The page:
Back in the early 1970s, it seemed like Gerry Conway wrote every super-hero book at Marvel. From Thor to Iron Man, Daredevil to Marvel Team-Up, Spider-Man to the Fantastic Four, Gerry was the boy genius... later to become the enfant terrible in many fans' minds after he turned Franklin Richards into a vegetable in FF and killed off Gwen Stacy and Norman Osborn in ASM.
Gerry then moved over to DC, writing stories for Superman and the Justice League of America; creating and writing Firestorm. He came back to Marvel to help launch the new Peter Parker: The Spectacular Spider-Man series, but lasted for only the first two issues (December 1976-January 1977). More than ten years passed before Conway wrote the web-slinger again.
He made his return with a story (entitled "You CAN Go Home Again") that brought back the long-forgotten Living Brain (Web of Spider-Man #35: February 1988). After one more issue of Web (#36 which brought us our first glimpse of Tombstone), Gerry switched over to Spectacular Spider-Man with #137 (April 1988). Spectacular had just finished its parts of the "Kraven's Last Hunt" and "Mad Dog Ward" storylines, followed by Peter David's terrific sequel to his Sin-Eater saga. It was a hard act to follow but, bringing his Web of Spider-Man subplots with him, Gerry dove in. He started with a story about the new Tarantula (resusitating one of the villains he created in his original Amazing run), then started bringing in Tombstone, the Persuader, the Arranger, the Kingpin, the Punisher (another Conway original from Amazing), Hammerhead (ditto), the Lobo Brothers, the Chameleon, Boomerang and on and on. Eventually, Gerry was writing both Spectacular and Web in nearly uninterrupted three year runs, (#137 to #174 for Spec., #47-#70 for Web), weaving a fascinating storyline between the two, creating one of the most unforgettable rides in the last ten years of Spidey.
The following is a small sampling of the entire weave, beginning with only the fifth issue of Conway's Web/Spectacular run. Spectacular Spider-Man #139-143 with the Punisher and the Persuader... and the first major appearance of that strange albino villain who rises up from Joe Robertson's past... Tombstone. Art by the always exquisite Sal Buscema.
|Cover Art:||Sal Buscema|
After receiving an urgent phone call from Daily Bugle editor Joe Robertson, Peter Parker dons his Spider-Man garb and webslings over, in the rain, to the newspaper office... where someone takes a shot at him. The gunman, perched on a nearby roof, runs, huffing and puffing, to his escape route but when he gets there, he finds the door webbed shut and himself caught in the light of the spider-signal beam. Tugging at the door does the gunman no good. Still, he refuses to talk when Spidey confronts him, so the web-slinger proclaims, "You want drama, we'll do drama!" and knocks the hitman unconscious with a short punch.
When the gunman awakens, he is hanging off of a very high flagpole, held by Spider-Man's web. Scared into talking, he reveals that the hit was a "blind hire" which he picked up at Aggie's Pub on 10th Ave. He doesn't know who the employer is but he reveals that the intended target was Joe Robertson and Spider-Man only got in the way. (And all those issues later, the question of who actually hired this hitman is never adaquately answered.)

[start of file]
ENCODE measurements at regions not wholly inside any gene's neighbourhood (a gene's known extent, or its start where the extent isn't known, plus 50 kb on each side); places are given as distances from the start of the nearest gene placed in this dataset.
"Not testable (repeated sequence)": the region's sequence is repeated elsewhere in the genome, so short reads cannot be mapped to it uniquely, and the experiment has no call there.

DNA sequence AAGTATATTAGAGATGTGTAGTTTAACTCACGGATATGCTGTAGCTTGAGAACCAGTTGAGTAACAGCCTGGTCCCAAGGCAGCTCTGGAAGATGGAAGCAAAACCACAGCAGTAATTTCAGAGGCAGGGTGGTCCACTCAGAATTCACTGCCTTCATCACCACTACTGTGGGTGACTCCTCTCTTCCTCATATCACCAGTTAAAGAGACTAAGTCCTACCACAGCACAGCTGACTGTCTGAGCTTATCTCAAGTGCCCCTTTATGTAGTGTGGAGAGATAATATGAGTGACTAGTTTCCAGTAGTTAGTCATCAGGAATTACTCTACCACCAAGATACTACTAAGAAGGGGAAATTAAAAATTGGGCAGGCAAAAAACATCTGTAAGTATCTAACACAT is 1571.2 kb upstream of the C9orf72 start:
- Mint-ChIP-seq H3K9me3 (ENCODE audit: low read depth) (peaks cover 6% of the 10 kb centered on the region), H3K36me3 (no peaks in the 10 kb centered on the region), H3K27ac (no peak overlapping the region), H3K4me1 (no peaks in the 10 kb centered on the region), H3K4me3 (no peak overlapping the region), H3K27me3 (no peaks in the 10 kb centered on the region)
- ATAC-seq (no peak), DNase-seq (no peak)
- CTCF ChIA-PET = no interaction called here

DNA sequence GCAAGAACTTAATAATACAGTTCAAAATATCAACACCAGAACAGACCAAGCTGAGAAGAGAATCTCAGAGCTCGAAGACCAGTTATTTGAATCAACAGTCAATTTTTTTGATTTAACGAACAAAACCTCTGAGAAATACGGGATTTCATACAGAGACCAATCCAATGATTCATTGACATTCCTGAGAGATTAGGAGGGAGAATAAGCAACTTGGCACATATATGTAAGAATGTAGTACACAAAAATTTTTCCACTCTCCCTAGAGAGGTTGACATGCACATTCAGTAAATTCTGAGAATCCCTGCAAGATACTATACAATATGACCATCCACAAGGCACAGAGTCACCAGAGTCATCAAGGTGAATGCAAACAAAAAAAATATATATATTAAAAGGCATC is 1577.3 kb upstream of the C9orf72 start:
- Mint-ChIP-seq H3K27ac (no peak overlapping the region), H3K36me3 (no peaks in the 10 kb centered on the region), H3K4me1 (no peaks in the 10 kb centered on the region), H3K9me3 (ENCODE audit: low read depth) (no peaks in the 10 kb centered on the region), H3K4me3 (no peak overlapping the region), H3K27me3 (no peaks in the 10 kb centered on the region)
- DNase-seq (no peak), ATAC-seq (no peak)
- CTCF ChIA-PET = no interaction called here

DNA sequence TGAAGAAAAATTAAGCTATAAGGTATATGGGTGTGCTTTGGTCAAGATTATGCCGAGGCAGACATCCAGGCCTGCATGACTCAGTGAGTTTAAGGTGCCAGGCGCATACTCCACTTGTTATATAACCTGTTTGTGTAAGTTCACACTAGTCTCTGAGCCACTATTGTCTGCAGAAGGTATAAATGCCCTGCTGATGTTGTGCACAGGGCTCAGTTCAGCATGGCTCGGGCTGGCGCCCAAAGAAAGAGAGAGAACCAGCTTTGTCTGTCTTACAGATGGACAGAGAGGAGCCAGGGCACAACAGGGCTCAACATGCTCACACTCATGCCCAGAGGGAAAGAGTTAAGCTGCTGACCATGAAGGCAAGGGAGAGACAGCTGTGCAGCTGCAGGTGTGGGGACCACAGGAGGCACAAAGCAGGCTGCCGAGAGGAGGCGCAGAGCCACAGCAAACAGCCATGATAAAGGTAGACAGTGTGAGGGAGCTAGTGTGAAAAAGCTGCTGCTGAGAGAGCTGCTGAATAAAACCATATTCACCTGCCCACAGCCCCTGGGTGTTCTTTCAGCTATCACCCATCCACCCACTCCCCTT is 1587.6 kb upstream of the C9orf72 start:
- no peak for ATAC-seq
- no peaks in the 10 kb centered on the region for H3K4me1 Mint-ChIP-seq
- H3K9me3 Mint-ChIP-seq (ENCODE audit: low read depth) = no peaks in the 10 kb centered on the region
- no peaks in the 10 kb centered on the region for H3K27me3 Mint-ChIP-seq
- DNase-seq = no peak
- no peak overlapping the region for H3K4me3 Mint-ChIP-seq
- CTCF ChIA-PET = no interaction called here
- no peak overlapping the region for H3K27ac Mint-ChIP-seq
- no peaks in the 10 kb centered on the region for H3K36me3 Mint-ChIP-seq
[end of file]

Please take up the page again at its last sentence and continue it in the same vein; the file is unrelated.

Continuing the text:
Racing back to the Bugle offices, Spidey finds Joe Robertson gone. On his desk is a folder and an audio cassette player. The attached note reads, "for Peter Parker".
Spidey stays in the office and begins to listen to the tape. On it is Robbie's voice beginning, "I chose you to receive this tape because you're freelance... and what I'm about to tell you will destroy my reputation. Peter, I'm an accessory to murder." The tape directs Pete to the folder. Inside are news clippings on killings linked to a man called Tombstone. "I'm as responsible for the killings in those clippings as if I'd pulled the trigger myself", the recorded Robbie says. But just at that moment, Spidey hears Kate Cushing and J. Jonah Jameson outside Robbie's office door. He picks up the goods and beats it out the window.
Meanwhile, in the Kingpin's headquarters, a man named Roland Rayburn is being slapped around by the albino hitman known as Tombstone... at the behest of the balding, bespectacled assistant known as the Arranger. (What else but comics could inspire a sentence like that?) Rayburn's Wall Street career has been closely followed by Wilson Fisk, the Kingpin, and his strange talents have been noticed. "I believe you are a mutant, Mr. Rayburn", says the Arranger, "You have the uncanny ability to persuade others to do your will." The Arranger wants Rayburn to work to amass a fortune on Wall Street for Mr. Fisk. When Rayburn balks, Tombstone knocks him around again. Nose bleeding, eyes suddenly glowing, Rayburn says, "You don't want to hurt me, Arranger. You like me. You want to let me go." Immediately, the Arranger tells Tombstone to release Rayburn until the hitman, in his characteristic raspy whisper, tells his employer that "He's doing it." Embarrassed out of the "persuasion", the Arranger tells Tombstone to "dislocate Mr. Rayburn's arm". Tombstone gives it a tug, then disdainfully tells his screaming victim, "Wimp. I barely twisted it."
Just then, a call comes through for Tombstone. "A Mr. Robertson..." Tombstone takes the call and agrees to meet Robbie in Battery Park in one hour. As Tombstone takes some personal time, a nurse named Sheila comes in to administer to Rayburn. The Wall Street wizard still resists, in spite of his great pain, but Sheila isn't there to treat him. She's there to administer a drug. "One way or another you will help us, Roland", the Arranger says.